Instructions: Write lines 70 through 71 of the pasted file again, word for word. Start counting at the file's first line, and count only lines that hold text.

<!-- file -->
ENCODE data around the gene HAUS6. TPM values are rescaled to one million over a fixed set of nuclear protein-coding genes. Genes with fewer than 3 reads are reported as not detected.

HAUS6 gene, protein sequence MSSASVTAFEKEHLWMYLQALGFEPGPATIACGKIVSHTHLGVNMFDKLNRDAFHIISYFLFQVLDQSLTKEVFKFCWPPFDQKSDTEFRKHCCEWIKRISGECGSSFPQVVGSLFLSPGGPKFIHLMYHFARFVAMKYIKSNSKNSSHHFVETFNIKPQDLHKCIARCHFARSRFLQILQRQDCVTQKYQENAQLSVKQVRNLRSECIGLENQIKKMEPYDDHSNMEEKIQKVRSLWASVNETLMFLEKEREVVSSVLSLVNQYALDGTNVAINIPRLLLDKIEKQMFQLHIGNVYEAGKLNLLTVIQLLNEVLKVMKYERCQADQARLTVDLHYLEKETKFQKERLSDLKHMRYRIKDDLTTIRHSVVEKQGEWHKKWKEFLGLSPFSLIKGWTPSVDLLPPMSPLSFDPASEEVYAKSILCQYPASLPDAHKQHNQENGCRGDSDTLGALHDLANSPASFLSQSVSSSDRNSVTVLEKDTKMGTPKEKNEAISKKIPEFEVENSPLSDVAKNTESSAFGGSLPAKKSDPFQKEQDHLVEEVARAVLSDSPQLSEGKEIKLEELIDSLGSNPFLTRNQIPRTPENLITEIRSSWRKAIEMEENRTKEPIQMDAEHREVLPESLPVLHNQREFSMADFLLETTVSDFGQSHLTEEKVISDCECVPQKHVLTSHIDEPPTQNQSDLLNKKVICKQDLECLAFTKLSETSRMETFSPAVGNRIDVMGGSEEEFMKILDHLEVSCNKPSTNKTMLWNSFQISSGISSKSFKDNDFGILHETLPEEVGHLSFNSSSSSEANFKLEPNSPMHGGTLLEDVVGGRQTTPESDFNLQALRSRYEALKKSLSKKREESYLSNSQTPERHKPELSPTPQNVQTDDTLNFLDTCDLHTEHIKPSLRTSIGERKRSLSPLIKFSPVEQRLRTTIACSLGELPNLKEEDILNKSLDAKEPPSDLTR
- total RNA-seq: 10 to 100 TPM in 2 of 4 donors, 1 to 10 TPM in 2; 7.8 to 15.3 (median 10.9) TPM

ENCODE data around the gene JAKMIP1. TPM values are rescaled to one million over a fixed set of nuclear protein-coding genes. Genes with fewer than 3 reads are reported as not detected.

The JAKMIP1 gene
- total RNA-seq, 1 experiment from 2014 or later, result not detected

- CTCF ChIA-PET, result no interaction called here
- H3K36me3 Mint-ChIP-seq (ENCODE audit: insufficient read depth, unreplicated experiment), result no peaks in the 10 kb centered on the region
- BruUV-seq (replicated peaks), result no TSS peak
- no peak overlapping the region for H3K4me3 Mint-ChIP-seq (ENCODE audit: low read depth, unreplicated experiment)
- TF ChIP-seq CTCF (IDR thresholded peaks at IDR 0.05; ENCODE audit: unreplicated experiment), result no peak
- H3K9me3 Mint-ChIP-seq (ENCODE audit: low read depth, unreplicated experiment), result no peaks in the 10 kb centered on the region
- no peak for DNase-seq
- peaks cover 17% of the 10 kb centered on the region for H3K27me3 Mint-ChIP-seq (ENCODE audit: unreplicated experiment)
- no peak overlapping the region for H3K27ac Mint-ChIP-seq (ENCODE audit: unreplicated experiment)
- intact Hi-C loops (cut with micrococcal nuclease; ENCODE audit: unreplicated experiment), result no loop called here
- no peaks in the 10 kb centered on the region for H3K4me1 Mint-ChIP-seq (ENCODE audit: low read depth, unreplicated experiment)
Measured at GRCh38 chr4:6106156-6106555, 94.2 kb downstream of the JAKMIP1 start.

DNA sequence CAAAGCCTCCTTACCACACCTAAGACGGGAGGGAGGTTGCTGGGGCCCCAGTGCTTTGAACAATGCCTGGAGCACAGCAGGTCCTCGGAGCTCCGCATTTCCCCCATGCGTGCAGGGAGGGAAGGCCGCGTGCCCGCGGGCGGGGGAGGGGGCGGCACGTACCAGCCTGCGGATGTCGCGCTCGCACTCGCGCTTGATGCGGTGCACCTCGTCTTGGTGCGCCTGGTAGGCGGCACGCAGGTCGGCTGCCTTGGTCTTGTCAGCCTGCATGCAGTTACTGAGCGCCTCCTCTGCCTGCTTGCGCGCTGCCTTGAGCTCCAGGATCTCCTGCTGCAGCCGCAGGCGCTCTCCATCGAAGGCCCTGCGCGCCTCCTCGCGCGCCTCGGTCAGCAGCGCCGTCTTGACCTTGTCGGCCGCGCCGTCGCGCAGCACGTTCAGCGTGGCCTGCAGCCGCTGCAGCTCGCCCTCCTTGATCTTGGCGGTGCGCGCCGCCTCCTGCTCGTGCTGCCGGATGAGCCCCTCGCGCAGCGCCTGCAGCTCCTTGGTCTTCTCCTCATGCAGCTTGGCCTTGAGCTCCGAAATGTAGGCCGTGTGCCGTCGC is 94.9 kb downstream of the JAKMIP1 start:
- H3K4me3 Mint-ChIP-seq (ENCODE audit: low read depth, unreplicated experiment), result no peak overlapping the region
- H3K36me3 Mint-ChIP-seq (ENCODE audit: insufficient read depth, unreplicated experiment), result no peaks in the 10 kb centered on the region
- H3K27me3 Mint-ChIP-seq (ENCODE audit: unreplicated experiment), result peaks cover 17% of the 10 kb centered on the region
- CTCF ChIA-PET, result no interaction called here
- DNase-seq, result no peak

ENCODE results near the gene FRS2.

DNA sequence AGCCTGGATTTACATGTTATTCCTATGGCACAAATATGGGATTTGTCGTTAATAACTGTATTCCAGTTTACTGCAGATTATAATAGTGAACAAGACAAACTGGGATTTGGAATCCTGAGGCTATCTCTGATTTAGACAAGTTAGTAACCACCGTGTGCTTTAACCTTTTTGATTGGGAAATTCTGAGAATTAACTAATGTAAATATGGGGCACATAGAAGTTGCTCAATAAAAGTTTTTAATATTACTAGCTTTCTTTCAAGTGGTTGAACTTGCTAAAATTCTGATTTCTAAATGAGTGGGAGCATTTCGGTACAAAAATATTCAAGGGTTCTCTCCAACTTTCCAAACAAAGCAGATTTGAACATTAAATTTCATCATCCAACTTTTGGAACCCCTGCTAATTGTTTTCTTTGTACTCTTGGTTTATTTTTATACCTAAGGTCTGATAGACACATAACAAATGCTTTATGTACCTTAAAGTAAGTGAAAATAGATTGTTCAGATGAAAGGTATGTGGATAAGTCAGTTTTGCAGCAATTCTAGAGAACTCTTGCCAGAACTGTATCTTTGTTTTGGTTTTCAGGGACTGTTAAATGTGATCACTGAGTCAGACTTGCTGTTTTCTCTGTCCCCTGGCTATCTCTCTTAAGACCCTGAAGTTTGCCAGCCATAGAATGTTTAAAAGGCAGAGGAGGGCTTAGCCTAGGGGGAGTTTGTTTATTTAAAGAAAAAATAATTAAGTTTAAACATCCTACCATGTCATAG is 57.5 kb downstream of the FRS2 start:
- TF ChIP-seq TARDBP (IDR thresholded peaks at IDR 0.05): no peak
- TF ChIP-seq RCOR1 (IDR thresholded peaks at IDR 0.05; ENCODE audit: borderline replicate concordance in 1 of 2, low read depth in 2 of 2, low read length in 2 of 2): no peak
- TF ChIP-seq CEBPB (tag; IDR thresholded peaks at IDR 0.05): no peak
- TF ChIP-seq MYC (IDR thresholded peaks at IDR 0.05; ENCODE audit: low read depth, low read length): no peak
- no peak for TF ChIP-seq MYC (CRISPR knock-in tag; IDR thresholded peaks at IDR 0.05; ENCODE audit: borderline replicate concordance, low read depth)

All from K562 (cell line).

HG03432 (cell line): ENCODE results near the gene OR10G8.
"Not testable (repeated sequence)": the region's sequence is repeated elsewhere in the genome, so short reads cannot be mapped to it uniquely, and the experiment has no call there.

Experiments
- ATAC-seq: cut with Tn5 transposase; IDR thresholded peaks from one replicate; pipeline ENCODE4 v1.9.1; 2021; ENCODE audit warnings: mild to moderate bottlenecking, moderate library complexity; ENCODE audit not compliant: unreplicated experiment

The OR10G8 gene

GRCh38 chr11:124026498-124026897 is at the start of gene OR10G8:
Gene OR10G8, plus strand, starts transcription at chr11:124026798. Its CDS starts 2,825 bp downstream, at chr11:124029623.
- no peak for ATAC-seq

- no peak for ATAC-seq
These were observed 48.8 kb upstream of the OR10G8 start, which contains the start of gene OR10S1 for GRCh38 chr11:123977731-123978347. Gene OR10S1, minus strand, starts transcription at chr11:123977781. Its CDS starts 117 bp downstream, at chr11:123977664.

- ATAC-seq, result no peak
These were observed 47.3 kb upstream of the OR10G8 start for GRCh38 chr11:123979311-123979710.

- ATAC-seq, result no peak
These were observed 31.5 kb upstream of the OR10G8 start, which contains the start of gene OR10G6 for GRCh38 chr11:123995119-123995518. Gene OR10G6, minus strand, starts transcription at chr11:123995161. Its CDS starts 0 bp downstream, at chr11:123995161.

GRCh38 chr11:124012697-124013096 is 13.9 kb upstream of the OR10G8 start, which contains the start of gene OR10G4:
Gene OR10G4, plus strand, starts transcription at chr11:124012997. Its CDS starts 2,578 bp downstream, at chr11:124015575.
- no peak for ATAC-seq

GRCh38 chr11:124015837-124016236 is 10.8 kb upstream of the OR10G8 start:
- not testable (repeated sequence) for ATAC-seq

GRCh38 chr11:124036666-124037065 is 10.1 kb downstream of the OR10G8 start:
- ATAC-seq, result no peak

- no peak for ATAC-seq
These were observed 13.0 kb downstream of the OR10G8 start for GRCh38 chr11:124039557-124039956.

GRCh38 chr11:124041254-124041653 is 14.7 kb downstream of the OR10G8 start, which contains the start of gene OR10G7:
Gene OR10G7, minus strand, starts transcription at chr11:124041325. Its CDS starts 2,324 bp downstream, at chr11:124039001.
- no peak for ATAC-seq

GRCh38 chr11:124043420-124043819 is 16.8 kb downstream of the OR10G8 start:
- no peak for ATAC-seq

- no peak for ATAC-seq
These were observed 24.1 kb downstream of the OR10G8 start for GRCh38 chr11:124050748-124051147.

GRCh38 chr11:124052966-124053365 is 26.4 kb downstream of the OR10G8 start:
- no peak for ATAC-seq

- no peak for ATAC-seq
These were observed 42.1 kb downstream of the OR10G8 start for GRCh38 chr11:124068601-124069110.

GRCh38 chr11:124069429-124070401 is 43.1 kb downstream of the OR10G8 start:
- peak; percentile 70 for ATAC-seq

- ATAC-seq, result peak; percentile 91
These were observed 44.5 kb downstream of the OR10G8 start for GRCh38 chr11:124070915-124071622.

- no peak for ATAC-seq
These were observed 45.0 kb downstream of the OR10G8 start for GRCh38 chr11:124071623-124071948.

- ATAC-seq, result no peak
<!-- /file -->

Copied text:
These were observed 44.5 kb downstream of the OR10G8 start for GRCh38 chr11:124070915-124071622.

- no peak for ATAC-seq